Again, I'd like to say that I'm enjoying the ease of checking Israeli Election, 2015, 5775, polls on Jeremy's site, which is most helpful for getting a good view of voter opinion trends with minimal opinion.
As I see it there are a couple of steady (taking into account the accepted margin of error, which is generally 3.5-5%) blocs of Israeli voters debating between two parties.
One of the interesting and predictable voting blocs in the upcoming Israeli Elections consists of those who had voted for Yair Lapid's Yesh Atid, which was the "vote for a newbie" success story two years ago. This is a very predictable Israeli election phenomenon which we see in almost every Israeli Knesset Election results. There's almost always a new vaguely "Center" party which gets a surprisingly high amount of votes, even though it's list is generally full of people without any real political experience. Two years ago Lapid won twenty 20 seats. Now, most of the polls are showing that those twenty seats are being split between his party and the newbie Koolaid, oops Koolanu headed by the disgruntled former Likud MK and minister, Moshe Kahlon. It's not quite clear what he really stands for other than returning to power, making him a suitable recipient for the fickle voters who had formerly voted for Lapid, at least two years ago.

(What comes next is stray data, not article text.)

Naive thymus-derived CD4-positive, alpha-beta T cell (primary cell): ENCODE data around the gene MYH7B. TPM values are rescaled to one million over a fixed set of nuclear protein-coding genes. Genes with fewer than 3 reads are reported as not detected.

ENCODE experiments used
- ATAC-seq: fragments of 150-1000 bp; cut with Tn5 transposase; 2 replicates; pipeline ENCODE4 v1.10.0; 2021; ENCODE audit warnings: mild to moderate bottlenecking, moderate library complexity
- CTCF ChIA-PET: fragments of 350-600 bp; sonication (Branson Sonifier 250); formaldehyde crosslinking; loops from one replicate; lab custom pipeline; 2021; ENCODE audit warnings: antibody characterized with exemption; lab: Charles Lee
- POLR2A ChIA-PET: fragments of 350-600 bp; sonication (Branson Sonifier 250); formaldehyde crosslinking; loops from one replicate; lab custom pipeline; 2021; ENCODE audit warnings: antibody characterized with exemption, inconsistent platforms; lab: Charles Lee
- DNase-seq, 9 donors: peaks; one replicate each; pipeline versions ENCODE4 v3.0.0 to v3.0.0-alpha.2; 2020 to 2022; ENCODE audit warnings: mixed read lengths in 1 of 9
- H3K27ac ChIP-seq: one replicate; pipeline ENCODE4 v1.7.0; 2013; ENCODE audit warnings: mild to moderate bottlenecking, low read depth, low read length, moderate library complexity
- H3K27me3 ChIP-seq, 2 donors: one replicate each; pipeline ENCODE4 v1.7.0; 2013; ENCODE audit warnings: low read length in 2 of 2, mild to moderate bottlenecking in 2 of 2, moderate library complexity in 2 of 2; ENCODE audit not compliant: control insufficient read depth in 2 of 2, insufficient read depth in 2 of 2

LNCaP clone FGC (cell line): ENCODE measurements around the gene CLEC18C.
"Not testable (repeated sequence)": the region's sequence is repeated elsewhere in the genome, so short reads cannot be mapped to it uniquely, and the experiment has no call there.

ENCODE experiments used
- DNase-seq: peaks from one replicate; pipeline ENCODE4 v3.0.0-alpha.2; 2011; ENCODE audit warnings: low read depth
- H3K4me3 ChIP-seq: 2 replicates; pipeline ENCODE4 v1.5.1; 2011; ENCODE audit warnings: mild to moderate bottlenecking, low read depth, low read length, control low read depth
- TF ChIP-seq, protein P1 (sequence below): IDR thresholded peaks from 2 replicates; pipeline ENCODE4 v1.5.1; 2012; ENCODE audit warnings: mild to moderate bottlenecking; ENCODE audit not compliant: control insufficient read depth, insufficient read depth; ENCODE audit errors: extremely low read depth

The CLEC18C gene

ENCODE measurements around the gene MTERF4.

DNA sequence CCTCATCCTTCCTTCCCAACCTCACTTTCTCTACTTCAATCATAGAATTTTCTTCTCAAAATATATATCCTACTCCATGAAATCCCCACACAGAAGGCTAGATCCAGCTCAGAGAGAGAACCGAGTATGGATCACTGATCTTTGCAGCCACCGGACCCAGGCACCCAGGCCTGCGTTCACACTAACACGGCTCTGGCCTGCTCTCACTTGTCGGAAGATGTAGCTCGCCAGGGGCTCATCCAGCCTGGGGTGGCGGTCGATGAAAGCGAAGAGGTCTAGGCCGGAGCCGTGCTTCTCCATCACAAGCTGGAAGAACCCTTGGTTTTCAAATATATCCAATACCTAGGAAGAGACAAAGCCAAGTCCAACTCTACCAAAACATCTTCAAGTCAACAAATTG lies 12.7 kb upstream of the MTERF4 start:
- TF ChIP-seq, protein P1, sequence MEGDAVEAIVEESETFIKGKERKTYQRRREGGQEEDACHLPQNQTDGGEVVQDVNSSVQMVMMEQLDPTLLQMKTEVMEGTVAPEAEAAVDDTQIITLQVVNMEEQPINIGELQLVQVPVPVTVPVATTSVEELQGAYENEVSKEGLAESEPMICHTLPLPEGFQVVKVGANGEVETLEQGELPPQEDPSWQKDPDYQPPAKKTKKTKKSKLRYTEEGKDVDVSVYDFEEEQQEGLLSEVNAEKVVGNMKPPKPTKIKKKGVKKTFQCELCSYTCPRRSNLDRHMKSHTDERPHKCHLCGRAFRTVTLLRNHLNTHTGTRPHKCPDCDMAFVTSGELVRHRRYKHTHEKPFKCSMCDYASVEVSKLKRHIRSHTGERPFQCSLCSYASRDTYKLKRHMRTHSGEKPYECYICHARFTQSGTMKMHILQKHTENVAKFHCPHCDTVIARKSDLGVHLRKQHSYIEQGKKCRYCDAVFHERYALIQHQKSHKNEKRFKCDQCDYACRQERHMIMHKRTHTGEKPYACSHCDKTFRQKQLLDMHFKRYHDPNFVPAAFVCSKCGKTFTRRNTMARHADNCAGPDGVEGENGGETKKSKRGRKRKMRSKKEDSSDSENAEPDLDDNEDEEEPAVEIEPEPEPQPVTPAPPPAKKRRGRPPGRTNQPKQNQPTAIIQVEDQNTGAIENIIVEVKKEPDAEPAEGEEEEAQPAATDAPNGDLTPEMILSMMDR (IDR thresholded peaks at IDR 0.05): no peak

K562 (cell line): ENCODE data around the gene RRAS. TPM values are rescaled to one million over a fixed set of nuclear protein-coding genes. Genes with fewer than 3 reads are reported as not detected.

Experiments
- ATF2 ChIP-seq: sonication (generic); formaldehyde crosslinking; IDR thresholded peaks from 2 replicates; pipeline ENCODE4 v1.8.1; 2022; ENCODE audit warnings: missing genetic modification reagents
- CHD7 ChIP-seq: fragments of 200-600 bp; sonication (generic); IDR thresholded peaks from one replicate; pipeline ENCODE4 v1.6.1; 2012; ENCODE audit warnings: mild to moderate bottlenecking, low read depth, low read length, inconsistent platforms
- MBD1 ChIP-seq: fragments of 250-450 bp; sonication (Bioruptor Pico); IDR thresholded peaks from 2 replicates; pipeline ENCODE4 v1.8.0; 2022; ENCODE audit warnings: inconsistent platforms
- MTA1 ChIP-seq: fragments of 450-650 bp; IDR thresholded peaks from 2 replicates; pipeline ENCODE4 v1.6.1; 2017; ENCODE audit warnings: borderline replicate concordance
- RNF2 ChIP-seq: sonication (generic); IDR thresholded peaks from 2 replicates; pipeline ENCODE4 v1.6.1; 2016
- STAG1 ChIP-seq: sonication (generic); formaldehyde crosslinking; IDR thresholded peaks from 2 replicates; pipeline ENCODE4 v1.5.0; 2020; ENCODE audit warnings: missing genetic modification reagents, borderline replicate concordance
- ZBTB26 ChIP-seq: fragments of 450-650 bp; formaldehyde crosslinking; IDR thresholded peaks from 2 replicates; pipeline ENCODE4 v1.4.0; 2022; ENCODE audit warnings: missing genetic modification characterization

Another bloc of voters is those who are debating between Likud and Bayit Yehudi. In pretty much all of the polls, their grand total makes up just under forty 40 seats. They are the Center Right of the Israeli political spectrum. What makes it hard to decide for many is that they, the voters, are more to the Right, though they know that their politicians are more Center and even Left in the Likud. Even if the election results give that bloc a total of forty 40 Knesset seats, they still need another twenty plus 20+ to form a coalition government. And that's where things get difficult.
Who can be Bibi's coalition partners?
Even though Yair Lapid's first government experience ended badly, remember that he and super-fickle opportunists Tsipi Livni were booted out of the government forcing Bibi to announce new elections, he's acting more diplomatic/political this time, carefully hedging his bets and refusing to refuse sitting with anyone. He has tasted power and the comfort of a "Volvo" including its government paid driver and wants another chance, not voicing an opinion about who should be Prime Minister.
Kahlon is another power wannabe. He wouldn't have started this campaign if his aim wasn't to return to the cabinet.
None of the polls so far gives those four parties a comfortable sixty-plus 60+ total.
The next post, bli neder, in this series will discuss the religious/chareidi parties and Avigdor Lieberman, and how they can fit in the next Likud government.
Yes, I think it will be a Likud led government yet again. There are two main reasons for that.
- I don't think there are the potential numbers of predicted MKs willing to sit comfortably in a Herzog-Livni led Leftist government coalition.
- Neither Herzog nor Livni is politically skilled and capable of orchestrating and controlling a government coalition.